Total hip arthroplasty (THA) is an established and cost effective procedure in the treatment of severe arthritis of the hip. However, bearing recent demographic changes in mind, the increasing demand for total hip arthroplasty during the next decades catalyzes health economic re-consideration of the overall health care process of initial surgery and subsequent rehabilitation. One point for discussion is due to postoperative rehabilitation, since direct costs of the latter crucially depend on whether in-patient (indoor) or out-patient (outdoor) rehabilitation is recommended. Whereas out-patient rehabilitation is obviously more cost efficient from a health insurer's perspective than its indoor alternative, it is open for discussion, whether the alternatives' clinical benefit profiles from a patient's perspective are of comparable order. Therefore this pilot investigation was implemented to assess the clinical benefit and cost effectiveness of in-patient versus out-patient rehabilitation after THA.
A total of 28 patients (16 females) were enrolled in this retrospective matched pairs cohort study. All patients underwent THA in 2006 and were then assigned to either in-patient (n = 14) or out-patient (n = 14) postoperative rehabilitation at cooperating departments. The in-patient and out-patient samples were recruited from an epidemiological register trial on THA outcome, and matched 1:1 according to gender, age at surgery, working and family state. Preoperative assessment of (algo-) function as well as clinical outcome six months after surgery were based on the WOMAC questionnaire. Primary clinical endpoint of this investigation was the intraindividual increase in the WOMAC score (%), which was transformed into a utility scale ranging from 0 - 100% (optimum self-rating) and then into the number of gained quality adjusted life years (QALY). Primary economic endpoint were the total direct costs (Euro) for the overall treatment including surgery and rehabilitation from the health care insurer's perspective; costs for surgery and stationary care were calculated by means of German DRG rates, costs for postoperative rehabilitation by means of daily rates for indoor and outdoor care and the individual duration of rehabilitation. Based on these primary endpoints, the marginal cost effectiveness ratio (Euro/QALY) was estimated for the indoor and the outdoor based health care process, respectively.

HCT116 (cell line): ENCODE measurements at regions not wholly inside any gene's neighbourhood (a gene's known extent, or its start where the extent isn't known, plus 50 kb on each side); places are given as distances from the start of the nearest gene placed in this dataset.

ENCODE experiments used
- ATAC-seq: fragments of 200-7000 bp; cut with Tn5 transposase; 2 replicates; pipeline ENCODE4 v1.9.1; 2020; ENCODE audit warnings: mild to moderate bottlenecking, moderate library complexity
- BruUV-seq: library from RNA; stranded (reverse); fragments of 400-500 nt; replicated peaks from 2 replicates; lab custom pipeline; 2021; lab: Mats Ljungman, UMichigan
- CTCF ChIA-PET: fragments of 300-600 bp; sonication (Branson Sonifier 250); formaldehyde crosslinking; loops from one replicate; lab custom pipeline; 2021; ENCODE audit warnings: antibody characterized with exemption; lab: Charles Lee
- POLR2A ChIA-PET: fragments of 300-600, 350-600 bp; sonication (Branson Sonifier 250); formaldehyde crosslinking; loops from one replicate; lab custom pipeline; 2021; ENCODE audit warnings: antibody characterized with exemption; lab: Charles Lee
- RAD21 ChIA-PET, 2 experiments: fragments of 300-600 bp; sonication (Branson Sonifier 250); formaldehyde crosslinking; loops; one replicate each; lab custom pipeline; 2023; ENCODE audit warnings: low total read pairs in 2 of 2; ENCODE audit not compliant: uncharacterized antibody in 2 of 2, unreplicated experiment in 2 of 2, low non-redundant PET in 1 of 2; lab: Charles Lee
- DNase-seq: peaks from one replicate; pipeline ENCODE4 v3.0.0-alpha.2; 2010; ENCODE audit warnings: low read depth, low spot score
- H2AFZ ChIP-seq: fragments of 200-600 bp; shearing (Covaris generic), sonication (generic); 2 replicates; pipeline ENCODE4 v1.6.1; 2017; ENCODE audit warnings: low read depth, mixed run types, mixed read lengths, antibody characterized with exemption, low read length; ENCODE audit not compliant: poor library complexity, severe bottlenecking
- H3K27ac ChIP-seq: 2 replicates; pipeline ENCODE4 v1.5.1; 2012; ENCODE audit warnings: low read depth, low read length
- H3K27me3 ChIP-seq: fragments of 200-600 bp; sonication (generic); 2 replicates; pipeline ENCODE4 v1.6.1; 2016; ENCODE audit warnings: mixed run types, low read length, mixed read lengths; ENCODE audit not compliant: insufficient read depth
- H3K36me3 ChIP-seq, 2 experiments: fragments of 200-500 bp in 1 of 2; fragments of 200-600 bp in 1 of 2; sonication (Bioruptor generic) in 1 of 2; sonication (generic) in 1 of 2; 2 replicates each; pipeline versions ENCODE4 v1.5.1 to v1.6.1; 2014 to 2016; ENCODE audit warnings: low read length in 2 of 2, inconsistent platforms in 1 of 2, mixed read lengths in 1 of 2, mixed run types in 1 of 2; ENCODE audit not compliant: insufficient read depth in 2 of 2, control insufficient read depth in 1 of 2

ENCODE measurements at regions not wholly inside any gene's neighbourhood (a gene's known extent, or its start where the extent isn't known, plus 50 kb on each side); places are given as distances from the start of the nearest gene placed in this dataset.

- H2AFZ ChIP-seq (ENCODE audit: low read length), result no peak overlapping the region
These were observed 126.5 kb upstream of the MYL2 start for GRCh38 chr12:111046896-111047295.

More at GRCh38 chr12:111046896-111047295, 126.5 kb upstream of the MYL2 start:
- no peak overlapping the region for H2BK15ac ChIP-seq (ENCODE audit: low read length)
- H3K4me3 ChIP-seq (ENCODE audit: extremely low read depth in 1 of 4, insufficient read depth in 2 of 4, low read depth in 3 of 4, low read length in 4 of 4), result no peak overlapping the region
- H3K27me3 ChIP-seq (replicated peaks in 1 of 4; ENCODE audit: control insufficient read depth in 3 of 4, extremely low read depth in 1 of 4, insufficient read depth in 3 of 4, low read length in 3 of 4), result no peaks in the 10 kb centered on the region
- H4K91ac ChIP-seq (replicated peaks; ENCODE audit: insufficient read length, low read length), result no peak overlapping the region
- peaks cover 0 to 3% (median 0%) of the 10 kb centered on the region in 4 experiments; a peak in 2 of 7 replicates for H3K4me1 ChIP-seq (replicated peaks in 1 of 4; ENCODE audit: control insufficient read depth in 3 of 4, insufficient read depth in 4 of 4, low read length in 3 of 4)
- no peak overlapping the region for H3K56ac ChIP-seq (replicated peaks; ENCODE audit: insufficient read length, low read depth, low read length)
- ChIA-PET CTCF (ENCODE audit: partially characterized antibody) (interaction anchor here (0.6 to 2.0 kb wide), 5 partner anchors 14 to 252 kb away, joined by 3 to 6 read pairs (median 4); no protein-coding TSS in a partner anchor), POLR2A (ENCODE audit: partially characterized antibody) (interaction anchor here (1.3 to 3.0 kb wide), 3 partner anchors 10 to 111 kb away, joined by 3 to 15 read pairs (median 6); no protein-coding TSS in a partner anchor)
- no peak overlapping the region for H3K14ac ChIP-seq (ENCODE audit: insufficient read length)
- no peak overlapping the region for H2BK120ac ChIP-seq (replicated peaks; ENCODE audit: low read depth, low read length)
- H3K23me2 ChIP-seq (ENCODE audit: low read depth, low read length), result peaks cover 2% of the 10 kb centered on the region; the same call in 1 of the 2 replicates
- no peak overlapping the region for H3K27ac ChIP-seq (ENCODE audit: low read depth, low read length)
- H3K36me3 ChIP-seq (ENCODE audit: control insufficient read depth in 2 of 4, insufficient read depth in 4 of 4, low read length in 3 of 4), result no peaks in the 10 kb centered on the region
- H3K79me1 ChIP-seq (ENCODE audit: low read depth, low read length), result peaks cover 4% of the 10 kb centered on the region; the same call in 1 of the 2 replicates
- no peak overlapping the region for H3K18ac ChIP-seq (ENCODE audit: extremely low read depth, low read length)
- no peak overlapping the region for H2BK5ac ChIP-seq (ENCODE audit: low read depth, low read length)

The matched pairs' median age difference was 2 years, their median difference in body mass index 0.8 kg/m superset2. Outdoor patients reported a median WOMAC score of 38% before and 87% after surgery, indoor patients of 41% and 88%. Matched pair evaluation revealed a median difference of 5% (interquartile range -18% - 26%) between the matched pair partners' respective WOMAC increases indicating gradual superiority of in-patient rehabilitation (sign test p = 0.719). This WOMAC difference corresponded to a median clinical benefit difference of 0.77 QALYs (interquartile range -2.13 - 3.18 QALYs) between indoor and outdoor patients. The total direct costs for surgery, postoperative care and rehabilitation were calculated 8706 Euro in median for out-patient and 9126 Euro in median for in-patient rehabilitation, their respective median matched pair difference was 420 Euro (198 - 475 Euro, p = 0.013). In summary, the marginal cost effectiveness ratios showed a matched pair difference of -841 Euro / QALY (sign test p = 0.791). The latter demonstrated - not significantly - smaller marginal costs of indoor rehabilitation.
In this matched pilot investigation the overall health care process involving in-patient rehabilitation after total hip arthroplasty did not demonstrate a significantly superior cost effectiveness when compared to its out-patient alternative from a health care insurer's perspective. This observation is complemented by a rather small difference in clinical benefit. However, prospective investigations, which should randomize the rehabilitation alternatives onto appropriate patients, are necessary to confirm the above pilot results.